An online resource based on the award-winning nature guide

White-tailed Deer Giving Birth

deer and fawn alert _H6A8525 copy (002)White-tailed does give birth at the end of May and the beginning of June. A doe giving birth for the first time usually has one fawn; in subsequent years, two or three fawns are common. For the first three or four days after it is born, a fawn is odorless and is well camouflaged thanks to its spotted coat.

During this time the mother leaves her offspring (who remain motionless during her absence) and goes off to feed. (It can be three weeks or so before the fawns follow their mother when she feeds.) The doe stays away as much as possible from her fawns during these first days and weeks to prevent her own body scent from giving away their location. She returns to nurse her young eight to ten times in a twenty-four-hour period.

People discovering what looks to them like an abandoned fawn should know that although the doe may not be in sight, she most likely is within hearing distance and is probably watching them. The fawn has not been abandoned and should not be disturbed. (Thanks to Erin Donahue, who took this photograph.)

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8 responses

  1. Luke Fabbri

    Hi Mary

    This weekend I was tending my bees and I checked into an empty Nuc box. I saw what I thought was a mouse nest. I was going to get rid of it and when I touched it it started buzzing. Turns out it is a bumble bee nest. I have never seen this before and wanted to share. in the second picture you can see a bee ‘s head just poking through. They have collected this downy material and some of my chicken’s feathers. The entrance to the Nuc box is partly sealed with this material. The nest was so light and fluffy. I openned it gently and you can see the comb in it.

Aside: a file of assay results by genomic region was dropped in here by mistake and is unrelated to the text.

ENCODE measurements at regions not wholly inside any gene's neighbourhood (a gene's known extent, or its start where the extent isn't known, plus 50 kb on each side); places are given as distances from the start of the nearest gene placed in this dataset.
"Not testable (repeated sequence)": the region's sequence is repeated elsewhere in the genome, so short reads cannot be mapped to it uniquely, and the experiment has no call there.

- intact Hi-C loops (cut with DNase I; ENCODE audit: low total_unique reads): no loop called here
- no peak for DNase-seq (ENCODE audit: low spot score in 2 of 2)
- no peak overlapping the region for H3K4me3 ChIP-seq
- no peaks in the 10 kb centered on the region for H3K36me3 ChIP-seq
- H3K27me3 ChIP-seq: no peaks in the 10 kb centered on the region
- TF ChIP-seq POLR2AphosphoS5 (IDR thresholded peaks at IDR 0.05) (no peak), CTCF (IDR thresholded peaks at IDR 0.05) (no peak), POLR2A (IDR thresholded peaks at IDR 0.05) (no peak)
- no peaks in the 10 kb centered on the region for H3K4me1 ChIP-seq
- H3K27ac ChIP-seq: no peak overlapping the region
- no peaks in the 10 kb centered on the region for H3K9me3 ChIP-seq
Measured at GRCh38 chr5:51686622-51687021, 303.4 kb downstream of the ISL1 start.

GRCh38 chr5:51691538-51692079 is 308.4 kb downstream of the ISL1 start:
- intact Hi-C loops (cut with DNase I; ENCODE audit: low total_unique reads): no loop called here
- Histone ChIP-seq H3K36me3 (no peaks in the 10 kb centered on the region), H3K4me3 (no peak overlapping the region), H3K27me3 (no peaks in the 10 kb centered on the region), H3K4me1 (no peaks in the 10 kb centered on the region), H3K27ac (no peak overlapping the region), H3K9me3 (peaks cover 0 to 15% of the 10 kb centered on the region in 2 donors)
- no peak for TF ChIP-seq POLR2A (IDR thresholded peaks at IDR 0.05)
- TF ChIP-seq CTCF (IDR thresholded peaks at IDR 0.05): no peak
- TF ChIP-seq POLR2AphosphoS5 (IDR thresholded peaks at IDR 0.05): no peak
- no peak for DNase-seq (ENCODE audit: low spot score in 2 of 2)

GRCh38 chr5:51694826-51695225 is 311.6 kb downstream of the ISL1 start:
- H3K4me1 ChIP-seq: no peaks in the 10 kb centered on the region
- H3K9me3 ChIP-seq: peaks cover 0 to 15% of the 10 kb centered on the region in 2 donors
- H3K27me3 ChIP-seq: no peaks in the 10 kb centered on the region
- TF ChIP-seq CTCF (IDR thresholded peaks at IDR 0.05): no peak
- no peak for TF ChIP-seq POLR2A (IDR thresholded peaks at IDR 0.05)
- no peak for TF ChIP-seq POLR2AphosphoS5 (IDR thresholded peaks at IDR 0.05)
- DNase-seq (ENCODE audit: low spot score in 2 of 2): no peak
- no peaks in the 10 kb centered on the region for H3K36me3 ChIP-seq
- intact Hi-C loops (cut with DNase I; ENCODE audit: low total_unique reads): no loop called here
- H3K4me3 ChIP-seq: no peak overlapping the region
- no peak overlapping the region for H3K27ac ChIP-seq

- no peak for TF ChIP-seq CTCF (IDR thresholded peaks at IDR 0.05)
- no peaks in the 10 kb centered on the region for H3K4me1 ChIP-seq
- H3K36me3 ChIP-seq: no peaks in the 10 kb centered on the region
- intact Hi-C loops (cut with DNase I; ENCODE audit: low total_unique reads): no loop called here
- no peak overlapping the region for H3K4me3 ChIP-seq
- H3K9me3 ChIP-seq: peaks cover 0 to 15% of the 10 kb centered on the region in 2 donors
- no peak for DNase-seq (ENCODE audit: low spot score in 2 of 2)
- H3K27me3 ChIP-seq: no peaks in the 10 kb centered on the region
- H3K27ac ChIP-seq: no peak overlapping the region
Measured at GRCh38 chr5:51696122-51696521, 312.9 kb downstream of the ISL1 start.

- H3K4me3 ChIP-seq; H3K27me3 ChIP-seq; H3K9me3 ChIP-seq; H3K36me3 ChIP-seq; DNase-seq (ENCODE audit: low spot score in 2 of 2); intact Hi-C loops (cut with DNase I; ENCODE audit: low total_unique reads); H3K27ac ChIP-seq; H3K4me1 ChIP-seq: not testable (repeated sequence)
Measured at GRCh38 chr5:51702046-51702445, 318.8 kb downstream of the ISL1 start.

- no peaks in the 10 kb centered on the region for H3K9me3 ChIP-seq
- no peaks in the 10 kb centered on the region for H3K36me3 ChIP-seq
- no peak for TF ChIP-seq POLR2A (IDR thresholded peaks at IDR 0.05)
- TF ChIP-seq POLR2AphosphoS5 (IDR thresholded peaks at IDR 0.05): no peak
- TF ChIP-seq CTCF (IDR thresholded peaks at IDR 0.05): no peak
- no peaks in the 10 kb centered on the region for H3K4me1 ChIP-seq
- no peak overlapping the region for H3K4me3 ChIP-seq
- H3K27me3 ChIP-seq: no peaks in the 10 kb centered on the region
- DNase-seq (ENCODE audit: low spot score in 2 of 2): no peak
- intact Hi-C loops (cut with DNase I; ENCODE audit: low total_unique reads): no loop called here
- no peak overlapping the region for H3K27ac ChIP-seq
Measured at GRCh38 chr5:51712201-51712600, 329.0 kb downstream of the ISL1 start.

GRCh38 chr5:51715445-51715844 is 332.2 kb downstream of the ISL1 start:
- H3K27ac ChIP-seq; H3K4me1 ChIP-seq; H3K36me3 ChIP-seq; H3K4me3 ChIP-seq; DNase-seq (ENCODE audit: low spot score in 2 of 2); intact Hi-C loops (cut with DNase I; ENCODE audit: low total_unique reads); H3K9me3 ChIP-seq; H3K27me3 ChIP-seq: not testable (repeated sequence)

Luke A. Fabbri

    Geological Field Services, Inc. 14 Hubon Street Salem, MA 01970 Tel: 978 594-1376

    ________________________________

    June 11, 2018 at 9:11 am

    • What a great find, Luke. WordPress doesn’t publish your photos and I would love to see them. If you wouldn’t mind, I would love it if you could send them to me at my email address, mholland@vermontel.net. Thanks so much. I’ve seen bumblebee nests in bluebird houses – fascinating!

      June 11, 2018 at 9:36 am

    • Alice Pratt

      Luke….what a discovery! So interesting! Your Honey bees didn’t object (& try to get rid of) the ‘strangers?’ We recently acquired/started 2 hives & my son in law & my daughter have had many hives & are quite knowledgeable & even taught classes…if you’d like to send photos to my email, we would all be interested in seeing them. The Honeys are so awesome to watch….they have a paradise here….step out their frontdoor & can go nectaring…Thank you! ~Alice Pratt…Hanover, MA….aiwtopaz@aol.com

      June 11, 2018 at 3:07 pm

  2. Dan Poor

    Two days ago, a very young fawn wandered out of some tall grass and onto our lawn while we were eating lunch on our porch. No sign of Mom anywhere near by. Fawn slowly wandered up the hill, nibbling at the grass from time to time and eventually jumped into the tall grass at the top of the hill. Wish I’d had my camera ready. Last night a dinner a doe wandered through the tall grass in the pasture. We could see her clearly as she entered the woods – no fawn anywhere in sight.

    June 11, 2018 at 9:29 am

  3. Your post was very timely, Mary. A friend posted on Facebook that she found a fawn alone in the woods behind her house as was afraid it was abandoned. I sent her a link to your article.

    June 11, 2018 at 10:37 am

  4. Dorothy Fairweather

    Thank you for your lovely photo of doe & fawn. Very sweet.

    Best, Dorothy

    June 11, 2018 at 2:57 pm

  5. Pingback: On the Value of Floating Garbage – AgathaO

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